They are called “Twin Sisters” and it always seems that one is hiding behind the other. Therefore, I have to conclude that one bloom is definitely shyer than the other! Maybe one bloom is the youngest and always competing for attention–I was the youngest in my family so I can relate!
It is the latest blooming Narcissus in our gardens here in North Texas, and it is that way across the Southern United States. As it moves into warmer Zone 8b and 9 climates, it really struggles to bloom at all. Because of the late blooming nature, when found on old empty lots, road side ditches, and around abandoned homes, it is often competing with the high spring weeds. That leads to the impression that it is not very showy. Don’t be fooled! In a garden with proper care and weeding, this beauty truly does shine forth and carry the final torch of spring blooms all the way to the end of April.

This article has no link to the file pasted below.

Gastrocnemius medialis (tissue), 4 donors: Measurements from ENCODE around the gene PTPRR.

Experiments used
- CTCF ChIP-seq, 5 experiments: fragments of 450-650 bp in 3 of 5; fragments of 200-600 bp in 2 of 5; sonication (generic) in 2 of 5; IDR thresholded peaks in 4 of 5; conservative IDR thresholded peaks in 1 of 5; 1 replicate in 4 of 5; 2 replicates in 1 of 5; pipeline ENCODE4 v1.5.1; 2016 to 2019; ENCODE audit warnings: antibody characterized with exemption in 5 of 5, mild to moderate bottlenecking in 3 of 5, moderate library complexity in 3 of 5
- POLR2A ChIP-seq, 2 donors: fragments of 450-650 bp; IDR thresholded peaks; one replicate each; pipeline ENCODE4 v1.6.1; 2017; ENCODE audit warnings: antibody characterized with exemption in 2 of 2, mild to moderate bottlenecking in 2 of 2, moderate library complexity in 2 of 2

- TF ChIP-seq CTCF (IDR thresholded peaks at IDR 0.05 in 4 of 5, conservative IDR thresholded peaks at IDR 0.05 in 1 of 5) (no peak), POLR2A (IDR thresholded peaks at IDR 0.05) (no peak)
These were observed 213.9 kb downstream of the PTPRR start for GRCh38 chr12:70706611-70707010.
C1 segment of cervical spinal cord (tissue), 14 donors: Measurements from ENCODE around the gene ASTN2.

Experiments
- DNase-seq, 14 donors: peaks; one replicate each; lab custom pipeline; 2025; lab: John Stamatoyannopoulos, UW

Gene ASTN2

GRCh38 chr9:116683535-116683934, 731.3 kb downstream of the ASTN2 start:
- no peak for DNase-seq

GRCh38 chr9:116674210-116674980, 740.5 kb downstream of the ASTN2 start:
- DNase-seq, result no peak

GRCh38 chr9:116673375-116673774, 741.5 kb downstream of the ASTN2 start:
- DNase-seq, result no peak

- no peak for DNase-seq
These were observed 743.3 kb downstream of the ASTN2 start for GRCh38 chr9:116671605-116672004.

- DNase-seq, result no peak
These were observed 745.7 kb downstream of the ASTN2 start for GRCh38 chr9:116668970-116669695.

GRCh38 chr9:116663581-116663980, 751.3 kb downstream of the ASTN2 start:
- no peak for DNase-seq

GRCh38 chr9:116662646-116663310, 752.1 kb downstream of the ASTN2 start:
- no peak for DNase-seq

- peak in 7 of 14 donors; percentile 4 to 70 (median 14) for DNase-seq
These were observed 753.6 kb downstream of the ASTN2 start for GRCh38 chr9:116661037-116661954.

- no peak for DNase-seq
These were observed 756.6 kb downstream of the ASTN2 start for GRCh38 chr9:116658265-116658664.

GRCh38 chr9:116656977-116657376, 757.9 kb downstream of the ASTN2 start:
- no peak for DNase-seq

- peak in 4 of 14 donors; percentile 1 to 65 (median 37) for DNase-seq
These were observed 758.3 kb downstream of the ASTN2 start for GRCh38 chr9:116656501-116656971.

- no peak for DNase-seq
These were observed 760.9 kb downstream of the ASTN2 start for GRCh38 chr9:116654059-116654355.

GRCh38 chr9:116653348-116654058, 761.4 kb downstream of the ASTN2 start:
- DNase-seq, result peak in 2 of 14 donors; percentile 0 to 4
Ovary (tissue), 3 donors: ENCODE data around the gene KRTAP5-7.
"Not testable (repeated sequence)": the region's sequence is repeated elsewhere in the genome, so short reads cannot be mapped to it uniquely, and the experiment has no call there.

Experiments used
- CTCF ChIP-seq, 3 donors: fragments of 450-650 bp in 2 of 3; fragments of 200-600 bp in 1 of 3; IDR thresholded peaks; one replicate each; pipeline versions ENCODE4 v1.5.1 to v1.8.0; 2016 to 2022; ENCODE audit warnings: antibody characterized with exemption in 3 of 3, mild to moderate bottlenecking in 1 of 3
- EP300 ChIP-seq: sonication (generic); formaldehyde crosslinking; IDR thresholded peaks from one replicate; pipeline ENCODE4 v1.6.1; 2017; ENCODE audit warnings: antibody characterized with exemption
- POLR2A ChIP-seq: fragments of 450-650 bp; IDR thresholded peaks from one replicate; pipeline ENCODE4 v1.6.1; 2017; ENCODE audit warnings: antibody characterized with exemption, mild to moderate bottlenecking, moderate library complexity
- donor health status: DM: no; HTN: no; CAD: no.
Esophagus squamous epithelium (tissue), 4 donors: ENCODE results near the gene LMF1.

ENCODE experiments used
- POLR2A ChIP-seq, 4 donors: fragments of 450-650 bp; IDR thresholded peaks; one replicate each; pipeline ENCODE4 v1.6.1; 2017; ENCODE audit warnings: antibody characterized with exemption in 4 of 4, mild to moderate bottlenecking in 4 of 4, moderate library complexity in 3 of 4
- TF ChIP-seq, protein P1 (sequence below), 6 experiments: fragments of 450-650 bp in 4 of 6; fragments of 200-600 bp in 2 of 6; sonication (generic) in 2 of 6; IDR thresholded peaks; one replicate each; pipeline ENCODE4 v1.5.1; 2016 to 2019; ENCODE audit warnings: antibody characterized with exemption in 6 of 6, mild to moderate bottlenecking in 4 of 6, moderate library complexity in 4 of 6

A few other interesting facts. Thomas Jefferson grew this flower at Monticello. Also, you can find this flower in many cemeteries across the Southern US. Don’t let the over anxious mowers take it down! It is very tempting this time of year to clean up our spaces, but if possible, try to mow around it and let the foliage die down naturally.